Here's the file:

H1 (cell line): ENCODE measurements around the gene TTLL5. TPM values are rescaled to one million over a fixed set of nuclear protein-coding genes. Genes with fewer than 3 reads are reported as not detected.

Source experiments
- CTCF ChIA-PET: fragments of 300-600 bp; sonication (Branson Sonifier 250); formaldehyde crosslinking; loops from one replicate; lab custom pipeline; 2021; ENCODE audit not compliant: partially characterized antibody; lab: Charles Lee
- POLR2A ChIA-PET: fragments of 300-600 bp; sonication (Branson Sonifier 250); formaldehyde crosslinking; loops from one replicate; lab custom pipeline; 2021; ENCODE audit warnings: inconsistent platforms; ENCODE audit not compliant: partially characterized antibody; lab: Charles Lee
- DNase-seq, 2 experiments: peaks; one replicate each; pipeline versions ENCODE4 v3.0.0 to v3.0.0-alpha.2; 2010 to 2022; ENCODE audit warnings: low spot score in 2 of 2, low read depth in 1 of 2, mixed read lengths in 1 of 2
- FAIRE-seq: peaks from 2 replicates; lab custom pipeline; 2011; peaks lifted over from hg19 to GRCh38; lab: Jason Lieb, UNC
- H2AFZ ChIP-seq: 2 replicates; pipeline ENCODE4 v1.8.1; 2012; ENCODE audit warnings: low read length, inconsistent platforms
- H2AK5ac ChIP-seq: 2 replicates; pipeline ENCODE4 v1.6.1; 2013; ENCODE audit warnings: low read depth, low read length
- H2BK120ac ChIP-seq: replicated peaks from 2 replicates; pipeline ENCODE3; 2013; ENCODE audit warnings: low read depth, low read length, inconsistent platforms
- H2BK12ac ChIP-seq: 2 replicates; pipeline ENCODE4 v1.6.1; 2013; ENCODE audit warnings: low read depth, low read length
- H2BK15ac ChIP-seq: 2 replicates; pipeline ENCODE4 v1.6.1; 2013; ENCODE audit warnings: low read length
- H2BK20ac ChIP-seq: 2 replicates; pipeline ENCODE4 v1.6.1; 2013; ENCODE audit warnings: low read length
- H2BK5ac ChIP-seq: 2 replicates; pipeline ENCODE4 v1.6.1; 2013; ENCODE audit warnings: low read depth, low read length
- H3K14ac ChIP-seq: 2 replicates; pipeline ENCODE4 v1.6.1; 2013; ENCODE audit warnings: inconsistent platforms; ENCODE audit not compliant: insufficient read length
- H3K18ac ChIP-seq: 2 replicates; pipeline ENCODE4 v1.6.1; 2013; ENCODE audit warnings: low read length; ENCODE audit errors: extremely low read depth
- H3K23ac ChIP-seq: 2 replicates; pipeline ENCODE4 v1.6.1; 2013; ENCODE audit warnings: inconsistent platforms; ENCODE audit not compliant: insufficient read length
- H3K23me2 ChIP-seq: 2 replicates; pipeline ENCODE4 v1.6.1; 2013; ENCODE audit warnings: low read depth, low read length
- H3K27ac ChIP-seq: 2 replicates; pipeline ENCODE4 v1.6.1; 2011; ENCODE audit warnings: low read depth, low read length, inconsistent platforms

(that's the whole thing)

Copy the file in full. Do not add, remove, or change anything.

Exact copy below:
H1 (cell line): ENCODE measurements around the gene TTLL5. TPM values are rescaled to one million over a fixed set of nuclear protein-coding genes. Genes with fewer than 3 reads are reported as not detected.

Source experiments
- CTCF ChIA-PET: fragments of 300-600 bp; sonication (Branson Sonifier 250); formaldehyde crosslinking; loops from one replicate; lab custom pipeline; 2021; ENCODE audit not compliant: partially characterized antibody; lab: Charles Lee
- POLR2A ChIA-PET: fragments of 300-600 bp; sonication (Branson Sonifier 250); formaldehyde crosslinking; loops from one replicate; lab custom pipeline; 2021; ENCODE audit warnings: inconsistent platforms; ENCODE audit not compliant: partially characterized antibody; lab: Charles Lee
- DNase-seq, 2 experiments: peaks; one replicate each; pipeline versions ENCODE4 v3.0.0 to v3.0.0-alpha.2; 2010 to 2022; ENCODE audit warnings: low spot score in 2 of 2, low read depth in 1 of 2, mixed read lengths in 1 of 2
- FAIRE-seq: peaks from 2 replicates; lab custom pipeline; 2011; peaks lifted over from hg19 to GRCh38; lab: Jason Lieb, UNC
- H2AFZ ChIP-seq: 2 replicates; pipeline ENCODE4 v1.8.1; 2012; ENCODE audit warnings: low read length, inconsistent platforms
- H2AK5ac ChIP-seq: 2 replicates; pipeline ENCODE4 v1.6.1; 2013; ENCODE audit warnings: low read depth, low read length
- H2BK120ac ChIP-seq: replicated peaks from 2 replicates; pipeline ENCODE3; 2013; ENCODE audit warnings: low read depth, low read length, inconsistent platforms
- H2BK12ac ChIP-seq: 2 replicates; pipeline ENCODE4 v1.6.1; 2013; ENCODE audit warnings: low read depth, low read length
- H2BK15ac ChIP-seq: 2 replicates; pipeline ENCODE4 v1.6.1; 2013; ENCODE audit warnings: low read length
- H2BK20ac ChIP-seq: 2 replicates; pipeline ENCODE4 v1.6.1; 2013; ENCODE audit warnings: low read length
- H2BK5ac ChIP-seq: 2 replicates; pipeline ENCODE4 v1.6.1; 2013; ENCODE audit warnings: low read depth, low read length
- H3K14ac ChIP-seq: 2 replicates; pipeline ENCODE4 v1.6.1; 2013; ENCODE audit warnings: inconsistent platforms; ENCODE audit not compliant: insufficient read length
- H3K18ac ChIP-seq: 2 replicates; pipeline ENCODE4 v1.6.1; 2013; ENCODE audit warnings: low read length; ENCODE audit errors: extremely low read depth
- H3K23ac ChIP-seq: 2 replicates; pipeline ENCODE4 v1.6.1; 2013; ENCODE audit warnings: inconsistent platforms; ENCODE audit not compliant: insufficient read length
- H3K23me2 ChIP-seq: 2 replicates; pipeline ENCODE4 v1.6.1; 2013; ENCODE audit warnings: low read depth, low read length
- H3K27ac ChIP-seq: 2 replicates; pipeline ENCODE4 v1.6.1; 2011; ENCODE audit warnings: low read depth, low read length, inconsistent platforms